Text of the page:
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Classic & Current

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With a homeowner’s illustrative requests and affection for stylish drama in mind, Atlanta interior designer Courtney Giles was otherwise given carte blanche to transform a lovingly preserved 1911 home from classic to current for its young owners. Having upsized from a tiny bungalow to a four-bedroom house in Atlanta’s historic Ansley Park, the homeowners, together with Giles, approached the design process room by room, which allowed each space to inform the next. “All of the public spaces on the first floor share the same colors and feel,” says Giles, who pulled out her swatch book of grays, metallics and signature shine for the project.
“She wanted the dining room to look like the face of a ladies watch,” says Giles of her jewel-inspired mission. “I gave her metal tones, silver and gold, mother of pearl, diamonds and all.”
The first room Giles tackled was the dining room; she then built off of that room’s glimmering tones and level of formality in the study and living room, by taking its silver tones darker. The gray office, which moonlights as an entertaining hub, boasts a bit of an edge thanks to pops of yellow, Greek key-patterned valances and a cream-painted fireplace. Chinoiserie-style wallpaper envelops the pewter-filled living room, and was designed with the couple’s company in mind. “They weren’t worried about big, heavy upholstered furniture, but more of a pretty space in which to have cocktails and easy flow,” says Giles, who remedied the room’s tight layout with a multiseat furniture arrangement. “The drop-arm chaise is my favorite piece in the house,” she says. “It’s covered in mohair, which I thought was a little daring.”
The local designer has a fondness for including unexpected twists in the rooms she creates, like the lustrous silver, red and black floral wallpaper she hung in the powder room. “It’s kind of dramatic in that small space, but it echoes the shine connection,” says Giles. Whimsical polka-dots on the upholstered banquettes presiding in the spacious foyer create a grand entrance and reaffirm pattern as one of the home’s leading design elements. Adept at symmetry, Giles counteracts each dramatic moment with a serene one. In the master suite, for instance, the homeowner requested an aqua-and-cream palette—cool tones that helped the small room live larger. Attached to a generous sun porch, the bedroom was kept minimal. “We installed a built-in window seat, small yet functional nightstands and an upholstered queen-size headboard,” says Giles, who completed the look with gilded accents. The neutral palette continues into the master bath and his-and-her closets, an expansion created by tearing out a spare bedroom. In the lavish bath, selections such as mother of pearl tile and a sparkling chandelier provided inspiration for a showstopping centerpiece: a nickel tub. The overall effect recalls a stylish bracelet to layer with that ladies watch of a dining room.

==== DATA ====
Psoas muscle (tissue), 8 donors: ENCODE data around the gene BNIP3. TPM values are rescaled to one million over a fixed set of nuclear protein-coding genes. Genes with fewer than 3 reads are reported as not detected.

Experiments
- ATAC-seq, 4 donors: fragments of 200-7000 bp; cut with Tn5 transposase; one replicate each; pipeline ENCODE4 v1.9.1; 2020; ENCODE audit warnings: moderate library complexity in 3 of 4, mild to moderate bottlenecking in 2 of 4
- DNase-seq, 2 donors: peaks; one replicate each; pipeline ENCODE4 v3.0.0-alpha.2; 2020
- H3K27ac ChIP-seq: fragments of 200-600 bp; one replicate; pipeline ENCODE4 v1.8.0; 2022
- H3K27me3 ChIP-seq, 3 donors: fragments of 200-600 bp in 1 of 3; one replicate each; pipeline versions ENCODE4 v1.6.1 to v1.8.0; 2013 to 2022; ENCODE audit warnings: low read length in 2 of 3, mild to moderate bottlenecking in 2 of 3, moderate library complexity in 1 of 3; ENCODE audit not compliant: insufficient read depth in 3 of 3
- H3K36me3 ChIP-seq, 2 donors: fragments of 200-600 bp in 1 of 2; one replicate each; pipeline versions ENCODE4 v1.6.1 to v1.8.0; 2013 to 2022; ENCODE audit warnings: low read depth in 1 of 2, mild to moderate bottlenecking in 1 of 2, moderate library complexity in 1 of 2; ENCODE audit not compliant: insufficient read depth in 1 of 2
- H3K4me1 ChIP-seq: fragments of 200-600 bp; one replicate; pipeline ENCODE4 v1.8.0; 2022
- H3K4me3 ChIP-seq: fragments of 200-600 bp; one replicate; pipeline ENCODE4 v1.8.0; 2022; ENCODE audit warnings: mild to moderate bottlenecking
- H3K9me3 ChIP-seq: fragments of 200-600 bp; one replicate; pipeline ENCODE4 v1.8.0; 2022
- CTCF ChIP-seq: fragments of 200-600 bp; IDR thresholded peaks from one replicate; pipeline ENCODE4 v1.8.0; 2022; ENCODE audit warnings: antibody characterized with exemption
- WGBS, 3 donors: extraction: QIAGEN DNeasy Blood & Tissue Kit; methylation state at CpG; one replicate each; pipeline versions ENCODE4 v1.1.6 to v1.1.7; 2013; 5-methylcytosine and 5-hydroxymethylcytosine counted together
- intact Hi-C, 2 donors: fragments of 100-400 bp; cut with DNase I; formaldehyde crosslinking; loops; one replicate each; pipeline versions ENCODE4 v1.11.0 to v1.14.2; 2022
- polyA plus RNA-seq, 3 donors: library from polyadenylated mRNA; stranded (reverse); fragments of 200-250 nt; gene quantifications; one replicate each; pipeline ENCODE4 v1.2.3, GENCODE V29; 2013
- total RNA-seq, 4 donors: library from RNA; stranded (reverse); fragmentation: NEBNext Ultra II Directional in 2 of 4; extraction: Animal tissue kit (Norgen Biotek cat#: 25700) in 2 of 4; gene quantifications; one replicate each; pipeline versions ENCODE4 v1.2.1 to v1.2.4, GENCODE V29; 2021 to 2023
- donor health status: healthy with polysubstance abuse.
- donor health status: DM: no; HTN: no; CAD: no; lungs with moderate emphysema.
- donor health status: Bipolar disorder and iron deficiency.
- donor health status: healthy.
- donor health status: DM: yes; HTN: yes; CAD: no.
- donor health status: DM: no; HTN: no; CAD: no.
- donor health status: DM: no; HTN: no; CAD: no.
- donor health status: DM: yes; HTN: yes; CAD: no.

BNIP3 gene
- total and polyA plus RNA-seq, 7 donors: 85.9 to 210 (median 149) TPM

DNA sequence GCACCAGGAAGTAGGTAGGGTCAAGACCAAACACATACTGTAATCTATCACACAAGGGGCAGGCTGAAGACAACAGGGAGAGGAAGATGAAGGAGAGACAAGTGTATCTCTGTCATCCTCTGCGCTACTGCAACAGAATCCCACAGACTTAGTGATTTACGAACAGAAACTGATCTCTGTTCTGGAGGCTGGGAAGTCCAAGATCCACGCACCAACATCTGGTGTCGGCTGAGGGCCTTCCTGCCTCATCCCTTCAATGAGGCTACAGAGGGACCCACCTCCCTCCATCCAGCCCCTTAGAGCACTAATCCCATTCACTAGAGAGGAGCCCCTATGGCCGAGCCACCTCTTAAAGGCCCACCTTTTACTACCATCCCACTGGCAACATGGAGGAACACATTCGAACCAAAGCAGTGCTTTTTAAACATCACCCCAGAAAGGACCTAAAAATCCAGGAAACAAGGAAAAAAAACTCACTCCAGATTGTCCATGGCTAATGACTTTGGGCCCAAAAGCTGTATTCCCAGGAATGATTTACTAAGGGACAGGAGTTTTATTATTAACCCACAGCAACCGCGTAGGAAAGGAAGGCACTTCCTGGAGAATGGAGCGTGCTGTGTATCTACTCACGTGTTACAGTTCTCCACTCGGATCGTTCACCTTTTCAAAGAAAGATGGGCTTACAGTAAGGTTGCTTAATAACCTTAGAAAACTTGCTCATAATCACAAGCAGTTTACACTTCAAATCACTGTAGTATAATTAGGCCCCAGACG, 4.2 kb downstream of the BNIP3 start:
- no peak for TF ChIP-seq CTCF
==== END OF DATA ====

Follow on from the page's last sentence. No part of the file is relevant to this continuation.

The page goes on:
The heart of the historic house, of course, is the family room and kitchen, which combine the couple’s passion for color and art. The window-wrapped family room, overlooking the leafy backyard, is an airy space grounded by warm orange and brown hues. “The couple already owned a big horse painting—one of them is from Kentucky—which we displayed on an easel, so that’s where the pops of orange came from,” says Giles of the bright hue that adds a youthful vibe to the space. Elsewhere, eye-catching contemporary art helps establish a fine balance between traditional and modern interiors. “The house is pretty classic with a twist…and not stuffy at all,” she says.

INTERIOR DESIGN Courtney Giles, Courtney Giles Interiors (404) 846-6570 | courtneygiles.com

 

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